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Ready and Resilient

The start of a new school year often brings a bit of stress. The COVID-19 pandemic has the school community experiencing a lot of stress. Much of that stress is from not knowing what the disease will look like in a few weeks from now. For parents, helping your kids be ready and resilient may be the key.

ready resilientReady means following instructions sent to you from your child’s school and planning for students to return to school buildings while alternately planning how your children will be home with online lessons, or a combination of both.

Between now and the first day of school, you also can get ready by having school-age children try following written instructions such as a recipe, a sewing pattern for a mask or instructions for putting together a piece of furniture or equipment. Have children troubleshoot a problem with you, make their own lunch, and figure out your daily work and home task schedule together.

Ask your children what they want to learn more about and find ways together to make that happen. Most importantly, carve out time to listen to your children’s feelings regarding attending school in person, online or a combination of each. Note that their ideas will change as schools roll out their plans and friends talk to each other.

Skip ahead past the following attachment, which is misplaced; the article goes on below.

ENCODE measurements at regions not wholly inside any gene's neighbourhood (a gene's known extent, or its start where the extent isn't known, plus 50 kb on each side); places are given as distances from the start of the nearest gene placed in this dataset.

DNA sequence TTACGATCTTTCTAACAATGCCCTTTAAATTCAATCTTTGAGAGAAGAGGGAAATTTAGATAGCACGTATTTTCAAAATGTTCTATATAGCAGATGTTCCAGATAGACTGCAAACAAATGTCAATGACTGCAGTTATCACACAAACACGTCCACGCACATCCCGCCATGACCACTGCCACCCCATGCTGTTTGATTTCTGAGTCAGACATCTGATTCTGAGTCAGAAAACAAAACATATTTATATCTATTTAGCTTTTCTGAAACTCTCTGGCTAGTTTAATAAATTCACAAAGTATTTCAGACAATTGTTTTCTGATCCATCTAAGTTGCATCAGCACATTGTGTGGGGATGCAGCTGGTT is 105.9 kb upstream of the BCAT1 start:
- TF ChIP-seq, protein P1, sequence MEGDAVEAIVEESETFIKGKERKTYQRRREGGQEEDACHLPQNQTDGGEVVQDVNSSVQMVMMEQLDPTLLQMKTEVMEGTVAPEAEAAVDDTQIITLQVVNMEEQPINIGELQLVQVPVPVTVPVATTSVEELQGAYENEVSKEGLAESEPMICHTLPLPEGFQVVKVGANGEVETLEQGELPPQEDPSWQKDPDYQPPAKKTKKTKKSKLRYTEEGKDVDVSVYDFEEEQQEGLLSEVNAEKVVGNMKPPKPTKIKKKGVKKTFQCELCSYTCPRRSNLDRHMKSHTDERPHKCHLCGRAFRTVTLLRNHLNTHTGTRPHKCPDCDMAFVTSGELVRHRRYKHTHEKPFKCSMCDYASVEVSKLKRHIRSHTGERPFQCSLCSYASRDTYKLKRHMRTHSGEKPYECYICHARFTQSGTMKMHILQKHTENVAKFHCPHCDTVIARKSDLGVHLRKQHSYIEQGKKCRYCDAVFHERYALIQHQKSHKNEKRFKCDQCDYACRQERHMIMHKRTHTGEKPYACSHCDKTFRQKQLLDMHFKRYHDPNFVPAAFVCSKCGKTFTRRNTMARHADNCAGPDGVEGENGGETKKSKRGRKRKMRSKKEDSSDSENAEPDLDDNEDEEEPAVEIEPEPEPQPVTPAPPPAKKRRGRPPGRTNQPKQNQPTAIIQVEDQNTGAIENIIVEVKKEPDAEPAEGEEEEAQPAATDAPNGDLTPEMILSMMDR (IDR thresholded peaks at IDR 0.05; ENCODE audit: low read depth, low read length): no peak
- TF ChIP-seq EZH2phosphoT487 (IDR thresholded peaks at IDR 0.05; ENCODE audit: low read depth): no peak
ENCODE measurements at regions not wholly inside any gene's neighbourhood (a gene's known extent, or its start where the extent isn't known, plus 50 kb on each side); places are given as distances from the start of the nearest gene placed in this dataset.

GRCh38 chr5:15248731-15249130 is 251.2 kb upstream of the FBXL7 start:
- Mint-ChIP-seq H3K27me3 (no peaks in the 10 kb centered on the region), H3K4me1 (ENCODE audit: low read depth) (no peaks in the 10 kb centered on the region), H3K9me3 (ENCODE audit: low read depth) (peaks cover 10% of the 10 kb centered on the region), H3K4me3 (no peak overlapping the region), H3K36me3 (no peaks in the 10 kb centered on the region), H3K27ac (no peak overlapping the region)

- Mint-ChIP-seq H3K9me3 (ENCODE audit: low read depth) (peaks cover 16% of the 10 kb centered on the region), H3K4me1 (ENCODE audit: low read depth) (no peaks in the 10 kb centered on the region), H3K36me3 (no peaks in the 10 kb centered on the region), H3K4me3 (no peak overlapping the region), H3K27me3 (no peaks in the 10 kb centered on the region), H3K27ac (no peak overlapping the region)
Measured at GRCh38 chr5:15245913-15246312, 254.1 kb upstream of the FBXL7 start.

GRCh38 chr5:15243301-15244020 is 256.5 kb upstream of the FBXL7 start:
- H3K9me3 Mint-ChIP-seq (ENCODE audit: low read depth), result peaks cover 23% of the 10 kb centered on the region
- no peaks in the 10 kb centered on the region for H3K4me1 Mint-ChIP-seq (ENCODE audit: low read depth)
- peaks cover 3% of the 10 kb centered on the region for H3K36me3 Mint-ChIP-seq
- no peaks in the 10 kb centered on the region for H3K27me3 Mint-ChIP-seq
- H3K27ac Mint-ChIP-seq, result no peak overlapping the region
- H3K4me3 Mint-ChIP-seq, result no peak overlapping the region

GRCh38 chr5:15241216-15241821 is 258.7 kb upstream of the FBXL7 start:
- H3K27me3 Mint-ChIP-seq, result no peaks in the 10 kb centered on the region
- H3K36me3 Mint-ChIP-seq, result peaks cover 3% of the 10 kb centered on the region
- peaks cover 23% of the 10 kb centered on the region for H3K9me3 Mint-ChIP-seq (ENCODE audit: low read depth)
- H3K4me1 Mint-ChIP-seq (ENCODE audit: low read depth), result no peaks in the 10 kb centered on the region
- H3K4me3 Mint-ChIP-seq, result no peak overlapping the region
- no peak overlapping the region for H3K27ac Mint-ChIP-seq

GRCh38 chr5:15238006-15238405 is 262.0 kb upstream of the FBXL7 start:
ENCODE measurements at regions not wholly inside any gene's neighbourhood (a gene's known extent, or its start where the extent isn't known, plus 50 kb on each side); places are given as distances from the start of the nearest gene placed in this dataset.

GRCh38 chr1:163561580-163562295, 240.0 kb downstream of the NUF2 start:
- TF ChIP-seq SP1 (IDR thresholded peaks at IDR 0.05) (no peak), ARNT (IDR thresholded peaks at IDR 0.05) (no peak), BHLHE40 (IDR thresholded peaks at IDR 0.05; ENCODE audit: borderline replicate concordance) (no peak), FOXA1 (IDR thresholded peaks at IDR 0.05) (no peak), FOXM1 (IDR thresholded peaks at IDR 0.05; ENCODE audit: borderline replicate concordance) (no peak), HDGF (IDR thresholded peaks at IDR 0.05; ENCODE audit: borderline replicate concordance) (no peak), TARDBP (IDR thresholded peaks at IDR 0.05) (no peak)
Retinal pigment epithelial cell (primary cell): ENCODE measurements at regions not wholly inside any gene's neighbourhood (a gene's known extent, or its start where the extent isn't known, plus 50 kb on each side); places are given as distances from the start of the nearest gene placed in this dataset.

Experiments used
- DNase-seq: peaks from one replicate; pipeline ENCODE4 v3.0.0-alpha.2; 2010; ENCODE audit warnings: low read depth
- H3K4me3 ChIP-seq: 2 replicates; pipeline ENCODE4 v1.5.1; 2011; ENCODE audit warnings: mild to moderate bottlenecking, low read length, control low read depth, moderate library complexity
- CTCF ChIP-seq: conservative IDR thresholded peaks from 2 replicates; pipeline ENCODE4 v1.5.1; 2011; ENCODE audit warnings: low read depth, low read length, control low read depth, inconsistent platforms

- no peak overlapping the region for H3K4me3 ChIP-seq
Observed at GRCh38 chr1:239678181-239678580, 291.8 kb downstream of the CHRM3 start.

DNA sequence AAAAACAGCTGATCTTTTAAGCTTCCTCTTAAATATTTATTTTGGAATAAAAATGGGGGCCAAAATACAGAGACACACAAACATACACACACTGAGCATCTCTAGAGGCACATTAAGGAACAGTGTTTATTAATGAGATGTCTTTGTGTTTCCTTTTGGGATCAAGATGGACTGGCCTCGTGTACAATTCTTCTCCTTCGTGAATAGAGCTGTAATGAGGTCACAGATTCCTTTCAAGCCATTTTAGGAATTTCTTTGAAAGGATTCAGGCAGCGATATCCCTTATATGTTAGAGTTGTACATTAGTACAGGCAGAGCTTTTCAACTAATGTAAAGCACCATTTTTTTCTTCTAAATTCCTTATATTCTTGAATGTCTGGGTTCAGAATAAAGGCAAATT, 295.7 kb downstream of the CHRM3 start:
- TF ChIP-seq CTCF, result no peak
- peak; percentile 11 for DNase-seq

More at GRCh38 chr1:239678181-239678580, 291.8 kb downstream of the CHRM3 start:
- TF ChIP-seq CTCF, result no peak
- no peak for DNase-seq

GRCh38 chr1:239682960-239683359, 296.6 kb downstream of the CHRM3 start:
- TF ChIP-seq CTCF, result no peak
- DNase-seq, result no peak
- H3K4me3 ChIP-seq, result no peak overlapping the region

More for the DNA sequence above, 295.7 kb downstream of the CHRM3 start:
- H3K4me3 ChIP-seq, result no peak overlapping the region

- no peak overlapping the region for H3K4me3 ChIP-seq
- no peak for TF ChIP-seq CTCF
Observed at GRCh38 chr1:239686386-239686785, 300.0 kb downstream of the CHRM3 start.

Young children need important jobs to get ready, too. Have them choose their clothes at night before bedtime. Practice tying shoes, zipping, buttoning and snapping. When it rains, bring out the scissors, paper punch, yarn, tape, glue, glitter and markers. Make cards, drawings and artful creations for upcoming celebrations.

Send a drawing or two to grandparents. Have your children write their own name and address on the back to practice writing letters and numbers. Listen to their thoughts and feelings without judging, too. Help them realize that classes may or may not be at the school building.

Resilience means the ability to bounce back after a difficulty. Handling difficulties is much easier when you have had enough sleep, good nutrition and regular exercise. Adults can teach resilience by practicing positive self-talk when things go wrong, seeing difficult situations as opportunities to learn and grow, and taking the appropriate amount of responsibility for situations. Equipping children with these skills will help them bounce back from adversity, too.

Being ready and resilient are good skills for school and for life.

For more information about Talking to Children About Pandemics


Kim Bushaw
NDSU Extension Family Science Specialist

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